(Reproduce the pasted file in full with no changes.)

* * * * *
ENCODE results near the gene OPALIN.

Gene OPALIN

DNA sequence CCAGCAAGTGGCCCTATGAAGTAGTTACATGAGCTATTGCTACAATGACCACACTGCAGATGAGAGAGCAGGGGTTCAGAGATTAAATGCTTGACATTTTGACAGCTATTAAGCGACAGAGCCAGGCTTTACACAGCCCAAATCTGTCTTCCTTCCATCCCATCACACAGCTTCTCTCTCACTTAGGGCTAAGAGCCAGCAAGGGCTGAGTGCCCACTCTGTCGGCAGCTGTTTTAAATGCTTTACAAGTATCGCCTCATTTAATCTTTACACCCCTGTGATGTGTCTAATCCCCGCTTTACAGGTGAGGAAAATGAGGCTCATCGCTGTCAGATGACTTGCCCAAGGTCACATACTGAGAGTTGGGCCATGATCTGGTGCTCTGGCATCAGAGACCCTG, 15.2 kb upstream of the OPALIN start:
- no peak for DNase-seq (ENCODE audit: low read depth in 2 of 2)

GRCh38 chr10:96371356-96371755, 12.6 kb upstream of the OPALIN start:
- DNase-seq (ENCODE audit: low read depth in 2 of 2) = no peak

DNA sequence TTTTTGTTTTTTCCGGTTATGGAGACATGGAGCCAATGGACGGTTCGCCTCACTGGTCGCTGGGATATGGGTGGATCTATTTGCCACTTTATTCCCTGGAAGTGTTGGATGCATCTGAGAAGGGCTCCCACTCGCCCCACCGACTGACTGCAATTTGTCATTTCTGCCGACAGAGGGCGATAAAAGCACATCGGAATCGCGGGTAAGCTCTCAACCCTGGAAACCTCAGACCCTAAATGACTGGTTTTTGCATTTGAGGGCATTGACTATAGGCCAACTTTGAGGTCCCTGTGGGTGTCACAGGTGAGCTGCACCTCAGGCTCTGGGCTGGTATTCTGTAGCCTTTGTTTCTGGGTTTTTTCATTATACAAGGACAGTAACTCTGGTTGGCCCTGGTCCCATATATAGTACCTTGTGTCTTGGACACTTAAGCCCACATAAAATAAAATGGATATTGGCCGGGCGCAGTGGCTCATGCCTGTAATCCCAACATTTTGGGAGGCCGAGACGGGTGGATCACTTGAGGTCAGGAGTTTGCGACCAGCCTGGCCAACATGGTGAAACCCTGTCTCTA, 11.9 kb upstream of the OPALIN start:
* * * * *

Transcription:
ENCODE results near the gene OPALIN.

Gene OPALIN

DNA sequence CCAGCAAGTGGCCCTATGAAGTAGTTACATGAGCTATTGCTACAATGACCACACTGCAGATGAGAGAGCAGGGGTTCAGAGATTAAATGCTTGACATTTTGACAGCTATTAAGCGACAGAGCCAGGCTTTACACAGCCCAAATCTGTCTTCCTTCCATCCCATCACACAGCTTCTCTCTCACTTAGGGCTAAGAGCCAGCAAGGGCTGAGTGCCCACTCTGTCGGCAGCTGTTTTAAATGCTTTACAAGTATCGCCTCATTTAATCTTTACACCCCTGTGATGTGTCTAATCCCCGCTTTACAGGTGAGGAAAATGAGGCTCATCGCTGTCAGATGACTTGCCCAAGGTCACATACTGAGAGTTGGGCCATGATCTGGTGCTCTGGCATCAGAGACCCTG, 15.2 kb upstream of the OPALIN start:
- no peak for DNase-seq (ENCODE audit: low read depth in 2 of 2)

GRCh38 chr10:96371356-96371755, 12.6 kb upstream of the OPALIN start:
- DNase-seq (ENCODE audit: low read depth in 2 of 2) = no peak

DNA sequence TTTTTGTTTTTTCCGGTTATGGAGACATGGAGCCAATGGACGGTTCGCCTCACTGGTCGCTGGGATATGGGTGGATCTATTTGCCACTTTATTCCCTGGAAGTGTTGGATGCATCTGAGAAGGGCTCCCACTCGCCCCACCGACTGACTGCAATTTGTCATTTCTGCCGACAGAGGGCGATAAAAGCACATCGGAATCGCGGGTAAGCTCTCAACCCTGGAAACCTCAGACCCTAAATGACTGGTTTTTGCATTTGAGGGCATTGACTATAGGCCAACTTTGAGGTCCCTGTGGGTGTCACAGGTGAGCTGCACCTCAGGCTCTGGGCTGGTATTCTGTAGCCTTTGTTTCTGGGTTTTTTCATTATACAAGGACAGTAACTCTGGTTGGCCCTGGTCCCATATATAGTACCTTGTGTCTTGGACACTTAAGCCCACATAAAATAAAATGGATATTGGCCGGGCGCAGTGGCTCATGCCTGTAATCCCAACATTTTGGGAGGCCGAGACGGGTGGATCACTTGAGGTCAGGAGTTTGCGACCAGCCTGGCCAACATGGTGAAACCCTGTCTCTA, 11.9 kb upstream of the OPALIN start: